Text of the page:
Illustration: Cristi Cash

Getting a Car

In This Article

When looking for a new car, you have three main options: buy used, buy new, or lease.

There are pros and cons to each method. Your choice will be based on various financial considerations, driving habits, and personal preference.

Used

Buying a used car is appealing to many people. Used cars are less expensive up-front, and they have the added benefit of not depreciating drastically when they leave the lot. Because you are buying a used car and saving sometimes up to 25-30 percent, you can usually afford to buy a higher class of car than you could if you bought it new.

If you do choose to buy a used car, there are some costs not typically associated with buying new. For example, you’ll want to have the car checked out by a trusted mechanic. You may need to do some maintenance work on the car much sooner than if you bought a new one. However, today’s cars are much more efficient and can go longer between scheduled maintenance visits than in years past.

Buying used also presents other financial benefits. Car insurance rates are often lower for used cars than new, and registry renewals are often cheaper. This can save you hundreds or more over the life of the car.

New

Buying a new car does have some advantages—and one major drawback. Buying used will save you money, but new cars have their perks.

You may be presented with more financing options and new-car incentives such as cash rebates and great interest rates. While you are still likely to spend more than you would on a used car, you may spend much less than the first market price after negotiations, incentives, and rebates.

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New cars offer peace of mind and ease of purchase. There is no need to take it to a mechanic before you buy, and if it breaks down, most warranties will cover the cost of repairs for the first few years of owning the car. Some warranties are based on mileage, so be aware of the terms and conditions.

While new cars are expensive, they do offer a lot of the newest tech features for performance, safety, and comfort. Used cars are older and may not have the features you are looking for.

The major drawback to new cars, however, lies in depreciation. Basically, the value of the car drops dramatically as soon as it leaves the lot. In many cases, this value drop is as much as 20 percent! That means a $25,000 car will lose $5,000 in about two minutes as you drive it off the lot.

Leasing

A third option, rather than buying used or buying new, is to lease a new car.

The biggest benefit to leasing rather than buying is that you can get more car for your dollar. When you lease, you don’t pay on the full purchase price of the car, rather, you pay on the depreciation of the car. This means if you lease a $25,000 car for 3 years, and the anticipated value of the car at the end of the 3 years is $15,000, you only make payments on that $10,000 difference. If you had purchased the car, you would make payments on $25,000.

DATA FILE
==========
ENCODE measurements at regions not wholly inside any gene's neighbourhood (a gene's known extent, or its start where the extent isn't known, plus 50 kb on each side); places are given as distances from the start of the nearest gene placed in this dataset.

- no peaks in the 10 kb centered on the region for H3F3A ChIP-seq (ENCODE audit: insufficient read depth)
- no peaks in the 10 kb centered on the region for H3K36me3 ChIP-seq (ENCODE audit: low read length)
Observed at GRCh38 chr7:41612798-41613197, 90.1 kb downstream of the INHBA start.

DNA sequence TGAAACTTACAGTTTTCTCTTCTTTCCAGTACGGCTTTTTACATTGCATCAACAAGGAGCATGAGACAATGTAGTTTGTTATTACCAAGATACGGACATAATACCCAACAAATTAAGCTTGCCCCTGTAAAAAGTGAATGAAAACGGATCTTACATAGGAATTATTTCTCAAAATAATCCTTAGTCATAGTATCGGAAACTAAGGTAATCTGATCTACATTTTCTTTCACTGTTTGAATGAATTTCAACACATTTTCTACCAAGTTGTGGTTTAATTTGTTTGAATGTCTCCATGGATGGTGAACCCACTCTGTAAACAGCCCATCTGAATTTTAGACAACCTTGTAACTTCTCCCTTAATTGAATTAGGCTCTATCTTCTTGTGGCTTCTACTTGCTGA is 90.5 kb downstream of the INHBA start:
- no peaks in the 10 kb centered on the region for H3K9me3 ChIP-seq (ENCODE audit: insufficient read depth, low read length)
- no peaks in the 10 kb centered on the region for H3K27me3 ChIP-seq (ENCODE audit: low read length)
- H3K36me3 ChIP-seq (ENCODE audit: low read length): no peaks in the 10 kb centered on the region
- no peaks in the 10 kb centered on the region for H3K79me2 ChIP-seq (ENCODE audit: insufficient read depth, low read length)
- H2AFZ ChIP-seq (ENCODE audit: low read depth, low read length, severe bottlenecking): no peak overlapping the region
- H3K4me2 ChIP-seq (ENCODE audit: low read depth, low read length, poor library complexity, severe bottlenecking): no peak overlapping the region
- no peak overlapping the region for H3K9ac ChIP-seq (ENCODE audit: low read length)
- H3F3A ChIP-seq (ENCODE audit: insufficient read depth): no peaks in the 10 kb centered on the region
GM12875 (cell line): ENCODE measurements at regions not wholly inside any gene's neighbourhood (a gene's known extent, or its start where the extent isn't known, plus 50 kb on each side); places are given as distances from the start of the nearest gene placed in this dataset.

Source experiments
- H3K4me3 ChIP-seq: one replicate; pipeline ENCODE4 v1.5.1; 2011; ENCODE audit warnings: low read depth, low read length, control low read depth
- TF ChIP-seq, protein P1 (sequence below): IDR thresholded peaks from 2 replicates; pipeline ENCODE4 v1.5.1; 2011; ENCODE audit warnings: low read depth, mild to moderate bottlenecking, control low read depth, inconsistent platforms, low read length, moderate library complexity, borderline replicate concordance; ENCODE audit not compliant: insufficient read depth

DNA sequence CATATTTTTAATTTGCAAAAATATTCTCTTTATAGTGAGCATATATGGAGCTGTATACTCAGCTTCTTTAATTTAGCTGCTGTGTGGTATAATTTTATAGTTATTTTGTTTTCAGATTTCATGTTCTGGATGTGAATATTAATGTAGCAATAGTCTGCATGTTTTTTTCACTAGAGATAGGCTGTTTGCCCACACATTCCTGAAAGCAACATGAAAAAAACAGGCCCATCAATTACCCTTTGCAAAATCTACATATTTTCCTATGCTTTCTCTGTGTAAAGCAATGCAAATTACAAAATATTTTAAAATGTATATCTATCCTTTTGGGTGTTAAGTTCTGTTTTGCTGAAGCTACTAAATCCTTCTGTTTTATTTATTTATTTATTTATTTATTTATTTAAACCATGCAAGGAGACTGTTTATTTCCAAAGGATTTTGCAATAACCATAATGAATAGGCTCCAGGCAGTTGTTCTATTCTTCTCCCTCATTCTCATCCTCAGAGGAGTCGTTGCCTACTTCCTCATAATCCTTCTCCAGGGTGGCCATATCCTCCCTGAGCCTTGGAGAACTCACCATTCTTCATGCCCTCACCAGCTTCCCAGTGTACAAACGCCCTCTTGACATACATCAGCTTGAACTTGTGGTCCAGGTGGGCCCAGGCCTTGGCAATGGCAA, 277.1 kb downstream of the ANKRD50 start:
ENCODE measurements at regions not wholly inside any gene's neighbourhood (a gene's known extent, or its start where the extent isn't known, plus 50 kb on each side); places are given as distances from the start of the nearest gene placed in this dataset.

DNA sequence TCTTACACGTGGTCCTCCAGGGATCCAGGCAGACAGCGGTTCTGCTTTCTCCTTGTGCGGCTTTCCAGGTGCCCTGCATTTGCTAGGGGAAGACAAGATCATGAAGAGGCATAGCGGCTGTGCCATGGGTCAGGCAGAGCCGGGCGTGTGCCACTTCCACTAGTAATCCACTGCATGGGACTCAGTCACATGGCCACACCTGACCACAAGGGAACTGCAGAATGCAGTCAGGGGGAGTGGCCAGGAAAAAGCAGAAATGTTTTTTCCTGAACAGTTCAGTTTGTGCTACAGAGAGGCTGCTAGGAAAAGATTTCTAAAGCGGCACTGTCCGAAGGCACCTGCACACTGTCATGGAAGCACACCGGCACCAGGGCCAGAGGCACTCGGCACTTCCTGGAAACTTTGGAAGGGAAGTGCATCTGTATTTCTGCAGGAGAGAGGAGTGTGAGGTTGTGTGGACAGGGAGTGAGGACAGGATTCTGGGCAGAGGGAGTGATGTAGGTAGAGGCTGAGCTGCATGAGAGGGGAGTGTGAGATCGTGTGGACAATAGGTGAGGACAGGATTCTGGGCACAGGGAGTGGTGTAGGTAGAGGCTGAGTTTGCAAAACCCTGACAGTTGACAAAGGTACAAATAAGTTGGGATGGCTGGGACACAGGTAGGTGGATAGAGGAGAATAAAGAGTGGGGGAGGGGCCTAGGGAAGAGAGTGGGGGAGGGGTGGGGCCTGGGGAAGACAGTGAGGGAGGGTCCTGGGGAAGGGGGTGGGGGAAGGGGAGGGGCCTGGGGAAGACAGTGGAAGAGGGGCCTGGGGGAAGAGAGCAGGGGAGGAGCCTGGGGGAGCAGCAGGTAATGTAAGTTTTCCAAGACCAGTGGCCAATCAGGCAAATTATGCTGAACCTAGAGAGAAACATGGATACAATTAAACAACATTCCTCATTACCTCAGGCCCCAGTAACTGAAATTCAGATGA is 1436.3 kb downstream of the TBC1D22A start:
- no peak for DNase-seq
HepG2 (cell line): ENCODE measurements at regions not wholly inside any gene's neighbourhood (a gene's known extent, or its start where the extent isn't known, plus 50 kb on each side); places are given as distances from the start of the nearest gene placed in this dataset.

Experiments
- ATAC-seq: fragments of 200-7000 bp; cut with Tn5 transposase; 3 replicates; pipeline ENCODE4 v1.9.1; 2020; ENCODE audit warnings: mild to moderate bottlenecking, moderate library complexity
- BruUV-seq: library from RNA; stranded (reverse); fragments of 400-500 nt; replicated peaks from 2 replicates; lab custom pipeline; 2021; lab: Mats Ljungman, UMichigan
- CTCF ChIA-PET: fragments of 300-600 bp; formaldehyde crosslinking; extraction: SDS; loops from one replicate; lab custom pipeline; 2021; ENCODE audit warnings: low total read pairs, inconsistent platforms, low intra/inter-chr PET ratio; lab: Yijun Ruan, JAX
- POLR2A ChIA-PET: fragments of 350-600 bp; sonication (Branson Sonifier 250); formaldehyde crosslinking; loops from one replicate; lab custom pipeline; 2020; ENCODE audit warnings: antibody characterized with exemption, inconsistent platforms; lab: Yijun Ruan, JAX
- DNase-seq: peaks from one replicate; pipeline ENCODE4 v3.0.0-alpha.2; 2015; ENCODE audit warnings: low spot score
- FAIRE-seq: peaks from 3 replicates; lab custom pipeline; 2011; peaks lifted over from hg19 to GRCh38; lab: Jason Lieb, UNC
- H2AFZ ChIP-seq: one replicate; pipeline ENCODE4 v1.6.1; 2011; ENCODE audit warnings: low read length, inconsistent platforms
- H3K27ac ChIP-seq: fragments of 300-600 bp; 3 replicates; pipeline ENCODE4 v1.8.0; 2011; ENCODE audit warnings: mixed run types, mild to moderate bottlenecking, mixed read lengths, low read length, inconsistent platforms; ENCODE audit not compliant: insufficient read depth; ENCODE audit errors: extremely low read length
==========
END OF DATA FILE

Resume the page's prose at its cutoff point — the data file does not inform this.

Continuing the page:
If you do not have a lot of money for a downpayment on a car, leasing can also be a beneficial options. When buying a car, it is good to put down 10-20 percent of the purchase price. Leasing, however, is often available with no money down or as little as $1,000 down.

The main benefit of leasing is obvious: you get to drive a brand new car every 3 years! The drawback, however, is that the money you are spending isn’t investing in an asset, it’s simply spending money. Like renting instead of buying, you are not purchasing any equity in an asset you can later sell.

Other considerations are mileage fees and potential damage to the vehicle. If the car is damaged or you drive it over the mileage limit, you may end up with hefty fees.

Leasing often costs more than buying in the long run, as you’ll probably keep driving a purchased car for longer than 3 years.

Financially, buying a reliable used car is typically the wisest option. However, buying or leasing a new car can have other benefits. Whichever you choose, be sure to budget wisely and leave room for unexpected repairs, maintenance, and other costs associated with operating a vehicle.

Disclaimer
While we hope you find this content useful, it is only intended to serve as a starting point. Your next step is to speak with a qualified, licensed professional who can provide advice tailored to your individual circumstances. Nothing in this article, nor in any associated resources, should be construed as financial or legal advice. Furthermore, while we have made good faith efforts to ensure that the information presented was correct as of the date the content was prepared, we are unable to guarantee that it remains accurate today.

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